Adding actives to your skin care routine is an excellent way to keep your skin looking young, fresh and radiant. However, before you incorporate a retinol serum into your daily routine, it’s important to understand how to use it properly. Otherwise, you can actually do more harm than good!
I love having powerhouse products like retinol and vitamin C in my skincare regimen, so I’ve made this guide to retinol for beginners so you can get all of the great benefits, too.
Retinol 101: A Quick and Easy Cheat Sheet
Retinol, aka vitamin A, comes in a few different forms. Pure retinol is only available as a prescription (called tretinoin) because it’s extremely potent.
But! Over-the-counter retinol creams and serums have a different class of less intense yet still effective compounds called retinoids that don’t require a prescription. They’re a great intro to retinol for beginners or anyone who needs budget-friendly options.
Retinol Uses and Benefits
You may have seen that retinol is used for acne, anti-aging, wrinkle erasing, radiance boosting and all kinds of other claims that make it sound magical.
You’re probably assuming it’s overhyped, right? I don’t blame you for thinking that, especially if you’ve seen retinol before and after photos online. The important thing to remember about these claims is that everyone’s skin is unique, so you might not get every single benefit you’ve read about online (but you’ll definitely get some or most of them!).
Here’s what adding retinol to your skin care routine can do:
1. Reduce fine lines and wrinkles: Topical vitamin A encourages collagen production, which helps your skin look plumper and healthier.
2. Unclog pores: Because it encourages skin cell turnover, it’s great for keeping acne at bay and reducing the appearance of large pores.
3. Boost elasticity: Retinol and retinoids encourage collagen production, so your skin will look plump and bouncy with long-term use.
4. Smooth and brighten: Regular use of the right retinol product (along with proper sun protection) will encourage a bright, even skin tone free of hyperpigmentation.
How to Choose a Retinol For Your Face
The number one rule for how to use retinol is “low and slow.” You want to find the minimum amount of retinol that will work for your skin because the higher the amount, the more likely you are to experience irritation, breakouts and sensitivity.
The lowest effective percentage for OTC products is generally 0.3%. I know that sounds like barely anything, but trust me! Start here and work your way up. The maximum amount available OTC is 1%, but you should take your time getting to that level. More is NOT always better when it comes to retinol.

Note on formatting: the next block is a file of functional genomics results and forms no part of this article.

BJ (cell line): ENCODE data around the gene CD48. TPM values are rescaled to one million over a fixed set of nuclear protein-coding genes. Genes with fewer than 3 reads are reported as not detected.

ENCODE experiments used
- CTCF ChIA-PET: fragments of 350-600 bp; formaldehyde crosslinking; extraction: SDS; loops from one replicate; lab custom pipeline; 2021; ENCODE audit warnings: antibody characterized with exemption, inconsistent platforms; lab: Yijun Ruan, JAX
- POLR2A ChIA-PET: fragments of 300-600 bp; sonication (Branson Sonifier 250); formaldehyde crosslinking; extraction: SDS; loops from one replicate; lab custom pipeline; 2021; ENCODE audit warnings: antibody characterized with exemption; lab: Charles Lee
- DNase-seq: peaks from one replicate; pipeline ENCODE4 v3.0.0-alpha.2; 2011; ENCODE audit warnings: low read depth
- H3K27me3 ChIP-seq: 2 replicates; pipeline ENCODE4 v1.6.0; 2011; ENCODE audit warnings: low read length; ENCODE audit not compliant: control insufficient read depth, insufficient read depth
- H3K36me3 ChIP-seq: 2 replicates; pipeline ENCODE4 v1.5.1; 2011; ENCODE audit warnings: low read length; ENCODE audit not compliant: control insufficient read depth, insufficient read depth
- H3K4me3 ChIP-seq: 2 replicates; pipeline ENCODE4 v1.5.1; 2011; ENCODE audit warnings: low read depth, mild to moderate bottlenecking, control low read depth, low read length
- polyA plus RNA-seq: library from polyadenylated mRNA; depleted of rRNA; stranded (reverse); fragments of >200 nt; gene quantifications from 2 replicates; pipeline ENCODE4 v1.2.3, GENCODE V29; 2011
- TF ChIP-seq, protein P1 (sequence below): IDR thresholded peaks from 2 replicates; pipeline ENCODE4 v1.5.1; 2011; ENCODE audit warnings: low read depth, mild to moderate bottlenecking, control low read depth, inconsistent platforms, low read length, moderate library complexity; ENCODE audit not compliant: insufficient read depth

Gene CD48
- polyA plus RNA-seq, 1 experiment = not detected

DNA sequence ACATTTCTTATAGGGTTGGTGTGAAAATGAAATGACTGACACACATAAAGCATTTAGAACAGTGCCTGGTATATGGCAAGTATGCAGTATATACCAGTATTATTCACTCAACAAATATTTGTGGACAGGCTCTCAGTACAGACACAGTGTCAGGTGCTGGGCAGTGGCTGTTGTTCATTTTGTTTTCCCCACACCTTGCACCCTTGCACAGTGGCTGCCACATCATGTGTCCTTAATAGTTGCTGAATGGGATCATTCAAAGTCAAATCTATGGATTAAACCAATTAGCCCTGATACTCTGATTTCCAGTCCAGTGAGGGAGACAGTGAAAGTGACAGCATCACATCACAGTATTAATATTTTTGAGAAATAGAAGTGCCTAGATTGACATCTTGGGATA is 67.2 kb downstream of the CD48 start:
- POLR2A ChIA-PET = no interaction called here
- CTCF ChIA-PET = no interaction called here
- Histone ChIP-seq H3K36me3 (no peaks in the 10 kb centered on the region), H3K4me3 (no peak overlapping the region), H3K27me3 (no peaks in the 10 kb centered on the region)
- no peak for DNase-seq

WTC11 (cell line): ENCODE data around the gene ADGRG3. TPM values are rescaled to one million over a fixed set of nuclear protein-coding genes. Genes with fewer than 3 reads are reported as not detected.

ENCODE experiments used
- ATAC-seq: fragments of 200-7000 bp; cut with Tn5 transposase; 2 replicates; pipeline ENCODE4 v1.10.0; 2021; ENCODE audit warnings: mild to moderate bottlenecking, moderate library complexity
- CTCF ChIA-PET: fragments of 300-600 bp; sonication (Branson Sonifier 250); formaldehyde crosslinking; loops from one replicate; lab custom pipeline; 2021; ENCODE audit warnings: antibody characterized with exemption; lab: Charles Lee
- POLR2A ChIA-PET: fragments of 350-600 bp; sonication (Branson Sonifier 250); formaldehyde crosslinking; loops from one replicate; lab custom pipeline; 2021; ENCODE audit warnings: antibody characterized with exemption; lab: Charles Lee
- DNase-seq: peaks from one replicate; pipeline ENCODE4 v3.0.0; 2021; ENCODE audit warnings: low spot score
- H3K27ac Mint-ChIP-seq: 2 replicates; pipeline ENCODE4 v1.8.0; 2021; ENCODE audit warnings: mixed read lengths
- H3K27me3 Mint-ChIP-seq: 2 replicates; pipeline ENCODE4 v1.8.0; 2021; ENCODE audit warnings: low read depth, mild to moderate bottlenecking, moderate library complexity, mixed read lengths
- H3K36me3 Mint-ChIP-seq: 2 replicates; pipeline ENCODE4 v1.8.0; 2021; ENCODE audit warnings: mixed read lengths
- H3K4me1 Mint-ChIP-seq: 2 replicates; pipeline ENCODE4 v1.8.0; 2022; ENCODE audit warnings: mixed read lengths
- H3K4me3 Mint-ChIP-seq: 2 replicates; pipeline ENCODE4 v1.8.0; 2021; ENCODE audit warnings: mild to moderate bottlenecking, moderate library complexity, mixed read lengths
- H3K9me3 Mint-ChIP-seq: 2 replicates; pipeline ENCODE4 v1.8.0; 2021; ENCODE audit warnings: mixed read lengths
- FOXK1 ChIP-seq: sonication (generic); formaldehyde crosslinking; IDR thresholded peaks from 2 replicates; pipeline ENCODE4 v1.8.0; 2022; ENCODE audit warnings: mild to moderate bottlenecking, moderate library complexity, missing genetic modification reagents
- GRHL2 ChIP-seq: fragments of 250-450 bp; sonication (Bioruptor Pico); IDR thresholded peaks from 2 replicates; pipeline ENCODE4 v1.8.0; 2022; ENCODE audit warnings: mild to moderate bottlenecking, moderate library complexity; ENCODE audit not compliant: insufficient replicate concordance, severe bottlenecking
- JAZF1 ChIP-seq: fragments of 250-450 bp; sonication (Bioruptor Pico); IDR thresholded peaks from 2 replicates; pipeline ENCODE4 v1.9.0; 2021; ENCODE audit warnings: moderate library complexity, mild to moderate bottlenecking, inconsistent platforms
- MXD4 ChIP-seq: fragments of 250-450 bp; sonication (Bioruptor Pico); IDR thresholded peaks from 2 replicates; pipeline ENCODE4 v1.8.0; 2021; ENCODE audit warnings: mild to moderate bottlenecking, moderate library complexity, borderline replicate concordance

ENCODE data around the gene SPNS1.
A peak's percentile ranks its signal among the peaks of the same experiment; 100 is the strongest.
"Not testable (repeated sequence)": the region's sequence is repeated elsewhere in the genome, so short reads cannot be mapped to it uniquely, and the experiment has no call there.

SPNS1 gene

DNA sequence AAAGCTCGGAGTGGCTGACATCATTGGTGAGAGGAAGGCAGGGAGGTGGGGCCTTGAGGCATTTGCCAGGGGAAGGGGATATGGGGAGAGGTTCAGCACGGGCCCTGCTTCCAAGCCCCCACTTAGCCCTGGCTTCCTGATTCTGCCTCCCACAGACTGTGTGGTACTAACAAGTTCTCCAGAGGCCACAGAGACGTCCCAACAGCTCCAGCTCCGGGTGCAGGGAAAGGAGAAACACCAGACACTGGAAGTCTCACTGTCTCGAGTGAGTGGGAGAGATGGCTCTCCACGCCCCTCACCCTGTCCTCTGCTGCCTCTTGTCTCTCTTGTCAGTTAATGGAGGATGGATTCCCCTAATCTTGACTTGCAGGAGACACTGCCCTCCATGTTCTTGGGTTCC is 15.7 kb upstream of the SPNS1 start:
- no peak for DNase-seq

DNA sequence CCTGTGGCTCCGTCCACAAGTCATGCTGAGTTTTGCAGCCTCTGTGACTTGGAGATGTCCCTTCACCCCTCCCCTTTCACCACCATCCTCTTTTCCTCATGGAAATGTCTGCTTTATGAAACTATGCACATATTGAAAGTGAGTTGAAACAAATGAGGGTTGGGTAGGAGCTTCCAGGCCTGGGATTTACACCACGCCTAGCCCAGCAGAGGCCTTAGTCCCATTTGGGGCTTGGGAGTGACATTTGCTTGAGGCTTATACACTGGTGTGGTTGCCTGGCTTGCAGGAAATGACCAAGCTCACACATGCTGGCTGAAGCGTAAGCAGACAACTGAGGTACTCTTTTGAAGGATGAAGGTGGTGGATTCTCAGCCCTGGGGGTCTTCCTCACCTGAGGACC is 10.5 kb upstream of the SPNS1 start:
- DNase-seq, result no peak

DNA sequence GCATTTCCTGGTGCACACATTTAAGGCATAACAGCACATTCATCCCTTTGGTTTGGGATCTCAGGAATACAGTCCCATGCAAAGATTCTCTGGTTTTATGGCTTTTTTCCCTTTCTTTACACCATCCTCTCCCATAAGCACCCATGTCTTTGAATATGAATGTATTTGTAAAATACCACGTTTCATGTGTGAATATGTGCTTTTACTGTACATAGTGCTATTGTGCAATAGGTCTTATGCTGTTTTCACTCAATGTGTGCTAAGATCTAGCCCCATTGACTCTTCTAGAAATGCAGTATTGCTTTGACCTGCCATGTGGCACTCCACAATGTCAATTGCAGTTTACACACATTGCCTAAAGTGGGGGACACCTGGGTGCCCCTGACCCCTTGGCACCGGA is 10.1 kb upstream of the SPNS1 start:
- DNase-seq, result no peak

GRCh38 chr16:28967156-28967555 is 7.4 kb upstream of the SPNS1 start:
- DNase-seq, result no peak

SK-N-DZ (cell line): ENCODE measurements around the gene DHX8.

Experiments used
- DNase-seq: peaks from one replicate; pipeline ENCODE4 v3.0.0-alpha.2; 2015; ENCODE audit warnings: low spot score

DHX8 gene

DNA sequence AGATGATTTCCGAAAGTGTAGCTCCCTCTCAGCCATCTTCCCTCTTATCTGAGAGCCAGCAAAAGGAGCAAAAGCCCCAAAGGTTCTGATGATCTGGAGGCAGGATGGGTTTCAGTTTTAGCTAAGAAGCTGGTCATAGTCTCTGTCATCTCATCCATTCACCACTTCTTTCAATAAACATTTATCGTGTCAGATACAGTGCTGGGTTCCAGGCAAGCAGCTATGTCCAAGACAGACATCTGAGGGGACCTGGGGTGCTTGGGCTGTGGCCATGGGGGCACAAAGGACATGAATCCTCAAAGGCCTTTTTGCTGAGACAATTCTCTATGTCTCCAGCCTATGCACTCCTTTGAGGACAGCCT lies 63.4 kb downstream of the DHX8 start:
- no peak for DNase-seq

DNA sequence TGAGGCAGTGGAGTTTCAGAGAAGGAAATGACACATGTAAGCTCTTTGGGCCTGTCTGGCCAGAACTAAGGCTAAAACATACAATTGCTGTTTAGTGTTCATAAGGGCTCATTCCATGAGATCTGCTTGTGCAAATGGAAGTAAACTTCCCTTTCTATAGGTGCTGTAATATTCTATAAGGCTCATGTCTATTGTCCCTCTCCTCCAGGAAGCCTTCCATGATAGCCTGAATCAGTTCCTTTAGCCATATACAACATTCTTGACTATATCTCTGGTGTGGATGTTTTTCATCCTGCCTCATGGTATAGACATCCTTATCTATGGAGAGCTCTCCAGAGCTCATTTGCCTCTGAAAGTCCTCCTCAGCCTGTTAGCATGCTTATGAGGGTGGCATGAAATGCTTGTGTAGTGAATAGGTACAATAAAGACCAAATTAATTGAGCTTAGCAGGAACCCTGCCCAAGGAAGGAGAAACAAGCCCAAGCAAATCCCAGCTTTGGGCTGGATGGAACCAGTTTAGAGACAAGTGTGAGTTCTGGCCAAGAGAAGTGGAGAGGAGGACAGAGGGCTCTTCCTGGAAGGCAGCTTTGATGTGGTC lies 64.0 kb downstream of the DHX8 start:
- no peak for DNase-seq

For beginners, I recommend only using it at night 1-3 times weekly. Since it increases photosensitivity, stick to nighttime applications and religious SPF usage during the day. If you can’t commit to sunscreen every single day, skip retinol! This is one of the most important aspects of adding actives to your routine. Without sunscreen, you’ll end up with more sun damage and wrinkles than if you didn’t use it at all.
Retinol For Beginners: Are You Ready?
Retinol might seem intimidating to beginners, but as long as you remember to go slowly, pay attention to your skin’s reactions and practice good sunscreen habits, I promise it’s a worthwhile investment! Have you tried it yet? Let me know in the comments what your favorite retinol uses are!
What happens if I use retinol everyday?
If you use retinol cream or serums daily, you could experience increased skin sensitivity or breakouts until your skin builds a tolerance to daily active use. Over time, retinol products can help prevent fine lines, acne breakouts, wrinkles and hyperpigmentation.
Is vitamin C better than retinol?
Both are highly effective actives that benefit your skin. One isn’t better than the other; they do different things. Vitamin C and retinol can actually work well together if your skin tolerates both, boosting brightness, elasticity and resilience.
What are the negative effects of retinol?
Retinol has pros and cons. In some cases (like overuse or using too high a percentage), retinol cream or serum side effects may include sun sensitivity, irritation, increased breakouts, peeling or dry skin. If this happens, it’s best to dial down your use and incorporate more moisture into your skincare routine.